CSCI 331 Homework 2

time due submission file
12:45 PM Tuesday 14 February, 2005 ♥ csci/331/HW2/home02.txt


If you haven't looked at the FAT32 specification, you need to now.

The assignment

The assignment is to read the FAT32 file specification and use a hex editor to determine the locations of the first ten data blocks which hold the file COMMAND.COM within the FAT12 file system. The FAT12 file system is contained in a 1474560 byte image called home02.image with is contained in a 600k byte ZIP file distributed with this assignment.


Low-level tools, like hex editors, are needed for this assignment. The two useful Unix programs for this would be od and dd. Take a quick look at the man pages for these programs now.

Already done? That was quick. Let me give you a three examples of how to use these programs. Let's say you wanted to look at the two byte integer number stored in bytes 19 and 20 of the file first.sector. You can do this with od by executing the following command:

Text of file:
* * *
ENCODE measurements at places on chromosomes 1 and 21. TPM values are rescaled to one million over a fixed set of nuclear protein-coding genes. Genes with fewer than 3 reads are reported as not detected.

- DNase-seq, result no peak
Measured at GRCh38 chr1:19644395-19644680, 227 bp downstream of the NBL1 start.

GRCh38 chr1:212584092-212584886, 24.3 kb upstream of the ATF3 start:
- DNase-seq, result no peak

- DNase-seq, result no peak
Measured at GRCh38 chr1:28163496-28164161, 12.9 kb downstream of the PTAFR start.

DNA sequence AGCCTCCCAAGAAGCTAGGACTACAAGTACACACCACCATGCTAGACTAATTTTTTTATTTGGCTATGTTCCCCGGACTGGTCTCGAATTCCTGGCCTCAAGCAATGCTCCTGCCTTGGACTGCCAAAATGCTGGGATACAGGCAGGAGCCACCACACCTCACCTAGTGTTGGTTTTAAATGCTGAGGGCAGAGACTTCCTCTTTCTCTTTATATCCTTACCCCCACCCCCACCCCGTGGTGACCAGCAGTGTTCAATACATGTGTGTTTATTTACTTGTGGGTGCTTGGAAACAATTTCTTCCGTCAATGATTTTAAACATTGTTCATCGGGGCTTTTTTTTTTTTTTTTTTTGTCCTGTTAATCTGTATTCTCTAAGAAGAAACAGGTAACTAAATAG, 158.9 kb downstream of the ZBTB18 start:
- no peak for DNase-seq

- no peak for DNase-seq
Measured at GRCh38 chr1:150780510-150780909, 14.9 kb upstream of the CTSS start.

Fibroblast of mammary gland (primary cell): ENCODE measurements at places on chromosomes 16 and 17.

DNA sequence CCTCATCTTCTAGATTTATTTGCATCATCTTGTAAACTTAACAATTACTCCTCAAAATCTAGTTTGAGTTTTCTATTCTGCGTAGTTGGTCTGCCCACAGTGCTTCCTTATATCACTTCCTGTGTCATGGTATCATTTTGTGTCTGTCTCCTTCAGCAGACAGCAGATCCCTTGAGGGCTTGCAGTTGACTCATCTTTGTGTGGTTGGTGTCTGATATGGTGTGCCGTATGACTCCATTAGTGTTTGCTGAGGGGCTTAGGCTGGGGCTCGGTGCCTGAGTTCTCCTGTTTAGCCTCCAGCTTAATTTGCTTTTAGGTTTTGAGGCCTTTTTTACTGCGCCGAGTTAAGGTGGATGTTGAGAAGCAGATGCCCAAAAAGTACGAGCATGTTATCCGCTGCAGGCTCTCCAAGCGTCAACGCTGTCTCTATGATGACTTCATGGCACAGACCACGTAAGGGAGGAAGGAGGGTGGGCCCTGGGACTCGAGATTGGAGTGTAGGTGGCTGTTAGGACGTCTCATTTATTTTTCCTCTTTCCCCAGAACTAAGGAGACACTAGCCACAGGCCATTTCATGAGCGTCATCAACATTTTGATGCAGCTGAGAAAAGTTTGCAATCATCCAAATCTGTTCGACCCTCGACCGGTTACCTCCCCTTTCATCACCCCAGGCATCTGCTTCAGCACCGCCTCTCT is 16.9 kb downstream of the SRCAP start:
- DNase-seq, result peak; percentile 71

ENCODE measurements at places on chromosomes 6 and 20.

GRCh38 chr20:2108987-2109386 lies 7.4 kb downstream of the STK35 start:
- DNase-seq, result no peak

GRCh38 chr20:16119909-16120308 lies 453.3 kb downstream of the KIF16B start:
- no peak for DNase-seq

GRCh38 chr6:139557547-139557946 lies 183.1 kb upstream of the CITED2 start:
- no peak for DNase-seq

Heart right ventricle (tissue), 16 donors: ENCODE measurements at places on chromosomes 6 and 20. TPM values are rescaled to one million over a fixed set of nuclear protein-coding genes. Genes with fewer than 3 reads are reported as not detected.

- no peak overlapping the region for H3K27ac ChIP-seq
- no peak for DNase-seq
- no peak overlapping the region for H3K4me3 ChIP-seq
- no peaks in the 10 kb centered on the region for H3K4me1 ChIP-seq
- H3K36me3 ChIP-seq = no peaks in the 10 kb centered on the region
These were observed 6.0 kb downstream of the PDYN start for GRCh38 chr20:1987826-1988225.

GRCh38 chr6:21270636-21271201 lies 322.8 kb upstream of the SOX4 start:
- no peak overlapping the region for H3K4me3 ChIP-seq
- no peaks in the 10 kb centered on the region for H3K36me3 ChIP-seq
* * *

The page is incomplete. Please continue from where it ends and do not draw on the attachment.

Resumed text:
od -Ad -j 19 -N 2 -t d2 first.sector

And if you want to look at the eight bytes starting at offset 54 as an ASCII string, type the following:
  od -Ad -j 54 -N 8 -t a first.sector
Since you've already read the man page, I won't bother explaining those "-Ad -j 19 -N 2 -t d2" and "-Ad -j 54 -N 8 -t a" options.

You really don't need to use dd, but it does provide an easy way to break out the interesting sectors of the large home02.image file. For example, the following command would copy the 10 sectors starting at sector number 331 (where the first section is numbered 0) into a file called sectors.331-340.
  dd if=home02.image of=sectors.331-340 bs=512 count=100 skip=331
The reason for dd's weird syntax is that it was written before the present command line option style for Unix became common.

What you turn in

You need to turn in enough information to convince me that you really used od or some other hex editor, rather than just overheard someone say the answer. I suggest you use the script command to save your command sessions. You could also just cut-and-paste the relevant commands after you type them.